Yes, technology projects are sometimes an excuse for credit unions to help move along the institution. Last week I was talking with one of our Professional Services Consultants who were on-site assessing a credit union. It quickly became apparent that a key central information system (in this case, it was a type of CRM/Intranet) wasn’t trusted by employees, wasn’t used effectively by employees, and processes were inconsistent. Credit union staff avoided this intranet tool by putting key information in other storage areas. This workaround is an all too common phenomenon when there is friction to technology change within an organization.
At some point, this key central storage information system created a few issues for the credit union. Those hiccups occurred over an extended period of time when many of these workarounds were created. Individual departments started relying on their own shared folders, or pulled information from other systems to complete their daily tasks. The consultants/software vendor experts were called in, who identified and solved the problem but the credit union still had an underlying issue at hand: employees rejected this new and improved system. Besides an endearing message that the system was fixed, the credit union staff went right back working with their trusted workarounds which for the past year had become the norm.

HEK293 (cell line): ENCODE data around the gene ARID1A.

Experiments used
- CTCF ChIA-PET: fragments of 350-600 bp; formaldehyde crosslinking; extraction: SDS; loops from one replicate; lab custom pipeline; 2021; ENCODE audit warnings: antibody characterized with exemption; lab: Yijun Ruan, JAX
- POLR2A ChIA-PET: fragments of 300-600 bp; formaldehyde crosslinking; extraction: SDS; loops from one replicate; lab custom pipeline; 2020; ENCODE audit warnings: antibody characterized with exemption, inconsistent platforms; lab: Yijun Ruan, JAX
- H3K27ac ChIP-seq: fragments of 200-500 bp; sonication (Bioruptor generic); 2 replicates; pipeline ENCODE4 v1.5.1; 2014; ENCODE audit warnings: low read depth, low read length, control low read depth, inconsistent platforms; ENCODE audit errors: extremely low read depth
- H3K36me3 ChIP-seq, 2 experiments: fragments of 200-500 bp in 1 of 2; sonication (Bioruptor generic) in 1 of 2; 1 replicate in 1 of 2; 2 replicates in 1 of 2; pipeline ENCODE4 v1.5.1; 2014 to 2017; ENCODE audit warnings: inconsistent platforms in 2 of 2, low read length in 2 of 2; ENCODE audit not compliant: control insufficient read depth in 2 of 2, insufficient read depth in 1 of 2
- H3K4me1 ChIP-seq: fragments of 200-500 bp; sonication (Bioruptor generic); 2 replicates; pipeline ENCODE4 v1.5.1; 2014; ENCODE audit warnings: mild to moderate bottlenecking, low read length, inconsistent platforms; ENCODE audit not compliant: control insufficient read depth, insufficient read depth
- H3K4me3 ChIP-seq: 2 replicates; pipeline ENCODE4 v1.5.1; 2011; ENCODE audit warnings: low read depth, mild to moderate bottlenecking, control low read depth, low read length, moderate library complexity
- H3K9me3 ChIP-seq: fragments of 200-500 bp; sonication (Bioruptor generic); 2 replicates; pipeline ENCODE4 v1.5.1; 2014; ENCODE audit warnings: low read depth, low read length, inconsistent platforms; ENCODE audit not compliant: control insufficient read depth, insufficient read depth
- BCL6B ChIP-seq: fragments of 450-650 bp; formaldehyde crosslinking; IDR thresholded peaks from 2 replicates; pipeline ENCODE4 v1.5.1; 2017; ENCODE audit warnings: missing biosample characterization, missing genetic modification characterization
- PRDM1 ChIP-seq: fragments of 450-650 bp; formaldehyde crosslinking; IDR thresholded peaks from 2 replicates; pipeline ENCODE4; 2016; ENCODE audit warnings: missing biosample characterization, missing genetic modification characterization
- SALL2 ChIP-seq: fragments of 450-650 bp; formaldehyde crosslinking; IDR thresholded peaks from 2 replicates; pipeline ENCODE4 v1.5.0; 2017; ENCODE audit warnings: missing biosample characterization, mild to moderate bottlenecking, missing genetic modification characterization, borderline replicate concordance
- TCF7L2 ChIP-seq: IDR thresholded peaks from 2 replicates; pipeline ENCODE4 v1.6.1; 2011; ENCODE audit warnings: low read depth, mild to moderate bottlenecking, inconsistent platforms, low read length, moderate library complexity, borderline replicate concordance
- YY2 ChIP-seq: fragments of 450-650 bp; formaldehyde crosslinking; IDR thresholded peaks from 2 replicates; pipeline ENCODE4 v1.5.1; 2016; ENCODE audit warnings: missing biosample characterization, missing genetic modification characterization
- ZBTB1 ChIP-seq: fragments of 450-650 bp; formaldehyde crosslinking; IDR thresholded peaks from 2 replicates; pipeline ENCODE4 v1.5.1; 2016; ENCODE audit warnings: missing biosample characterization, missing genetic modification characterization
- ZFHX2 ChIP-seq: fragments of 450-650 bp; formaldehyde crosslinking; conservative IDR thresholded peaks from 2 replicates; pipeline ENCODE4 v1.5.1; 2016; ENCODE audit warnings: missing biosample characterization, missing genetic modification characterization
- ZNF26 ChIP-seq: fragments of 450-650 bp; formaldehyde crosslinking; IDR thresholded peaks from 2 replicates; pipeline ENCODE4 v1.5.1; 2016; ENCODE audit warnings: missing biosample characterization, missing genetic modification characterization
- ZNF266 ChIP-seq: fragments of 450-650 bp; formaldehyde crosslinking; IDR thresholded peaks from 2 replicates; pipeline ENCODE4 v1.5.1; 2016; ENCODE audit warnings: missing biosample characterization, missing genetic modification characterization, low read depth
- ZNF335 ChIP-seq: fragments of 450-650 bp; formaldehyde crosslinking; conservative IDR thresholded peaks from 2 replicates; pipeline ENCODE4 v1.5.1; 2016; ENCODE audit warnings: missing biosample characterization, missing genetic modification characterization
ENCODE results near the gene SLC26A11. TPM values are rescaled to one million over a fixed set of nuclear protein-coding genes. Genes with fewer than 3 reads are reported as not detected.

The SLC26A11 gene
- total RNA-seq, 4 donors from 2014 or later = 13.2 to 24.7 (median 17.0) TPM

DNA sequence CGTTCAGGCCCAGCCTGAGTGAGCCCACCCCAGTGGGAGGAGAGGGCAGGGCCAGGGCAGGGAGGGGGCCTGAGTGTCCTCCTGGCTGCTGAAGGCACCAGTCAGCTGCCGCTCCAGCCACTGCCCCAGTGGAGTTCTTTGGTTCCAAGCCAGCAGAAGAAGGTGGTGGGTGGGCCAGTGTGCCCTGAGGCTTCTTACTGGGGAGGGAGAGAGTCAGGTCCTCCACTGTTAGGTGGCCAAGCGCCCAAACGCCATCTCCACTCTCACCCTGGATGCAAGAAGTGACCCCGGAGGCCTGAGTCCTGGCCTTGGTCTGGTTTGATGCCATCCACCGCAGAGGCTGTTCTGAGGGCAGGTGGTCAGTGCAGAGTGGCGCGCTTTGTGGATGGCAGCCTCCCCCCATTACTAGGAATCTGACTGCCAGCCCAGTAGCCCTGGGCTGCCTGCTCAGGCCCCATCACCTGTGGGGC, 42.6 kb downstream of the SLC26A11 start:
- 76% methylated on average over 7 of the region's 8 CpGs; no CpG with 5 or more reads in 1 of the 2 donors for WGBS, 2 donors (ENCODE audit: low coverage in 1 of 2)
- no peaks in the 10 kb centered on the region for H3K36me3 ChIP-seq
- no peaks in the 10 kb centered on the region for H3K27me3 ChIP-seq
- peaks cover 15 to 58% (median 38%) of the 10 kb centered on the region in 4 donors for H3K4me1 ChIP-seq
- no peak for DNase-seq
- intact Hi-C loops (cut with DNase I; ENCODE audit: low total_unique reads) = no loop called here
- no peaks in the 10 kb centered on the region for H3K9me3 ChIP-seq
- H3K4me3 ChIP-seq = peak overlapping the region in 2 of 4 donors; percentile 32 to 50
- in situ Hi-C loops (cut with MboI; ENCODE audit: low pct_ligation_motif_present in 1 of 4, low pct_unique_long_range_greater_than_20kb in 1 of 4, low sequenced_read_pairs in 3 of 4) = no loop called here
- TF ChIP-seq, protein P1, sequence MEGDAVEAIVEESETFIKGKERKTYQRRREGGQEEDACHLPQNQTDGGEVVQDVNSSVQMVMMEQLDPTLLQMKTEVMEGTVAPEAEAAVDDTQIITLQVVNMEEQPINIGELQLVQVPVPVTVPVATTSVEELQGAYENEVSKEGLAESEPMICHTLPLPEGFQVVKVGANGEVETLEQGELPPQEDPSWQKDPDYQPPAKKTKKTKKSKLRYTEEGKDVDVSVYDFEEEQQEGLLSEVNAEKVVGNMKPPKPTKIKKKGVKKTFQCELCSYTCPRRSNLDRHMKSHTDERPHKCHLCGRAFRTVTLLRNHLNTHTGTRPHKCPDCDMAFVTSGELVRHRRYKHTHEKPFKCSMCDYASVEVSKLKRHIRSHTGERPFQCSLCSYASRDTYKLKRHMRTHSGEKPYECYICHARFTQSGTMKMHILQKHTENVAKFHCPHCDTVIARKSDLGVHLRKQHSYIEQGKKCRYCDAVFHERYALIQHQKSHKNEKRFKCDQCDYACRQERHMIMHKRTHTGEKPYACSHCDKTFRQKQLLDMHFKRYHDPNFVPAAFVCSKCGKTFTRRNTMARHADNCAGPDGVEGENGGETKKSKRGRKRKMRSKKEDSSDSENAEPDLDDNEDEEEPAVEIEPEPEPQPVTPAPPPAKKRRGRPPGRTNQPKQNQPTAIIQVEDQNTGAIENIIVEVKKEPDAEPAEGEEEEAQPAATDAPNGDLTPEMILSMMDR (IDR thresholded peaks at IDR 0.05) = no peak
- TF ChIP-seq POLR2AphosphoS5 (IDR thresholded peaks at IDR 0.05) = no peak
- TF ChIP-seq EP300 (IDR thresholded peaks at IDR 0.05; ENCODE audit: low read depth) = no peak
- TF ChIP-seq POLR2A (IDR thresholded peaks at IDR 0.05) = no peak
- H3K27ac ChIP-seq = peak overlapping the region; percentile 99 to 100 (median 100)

To be very clear, there are no issues any longer with this information system and I’m sure there are actually feature updates and upgrades available that could benefit the credit union. Truthfully, IT doesn’t trust the upgrade process either at this point, as it could interrupt those who do still use the system.
The Pure IT Professional Services Consultant asked both executive and tech teams if they could get their staff to use the system again, to which both teams replied that this behavioral change was not going to happen. In this case, a technology change can be a great RESET, acting as a an opportunity and catalyst for getting the processes and people back to a central information system. The credit union knows member service is dependent on this change. Organizational goals like better reporting and numerous internal efficiencies all linger on the successful technology adoption, and credit union leaders are prepared to change technology to move their people and processes forward. Sometimes that nudge is needed. Regardless of the drivers for change, your credit union needs this technology bridge. As a best practice, system changes and technology updates offer opportunities to improve more than just processes, they allow education and tool utilization for your entire credit union team.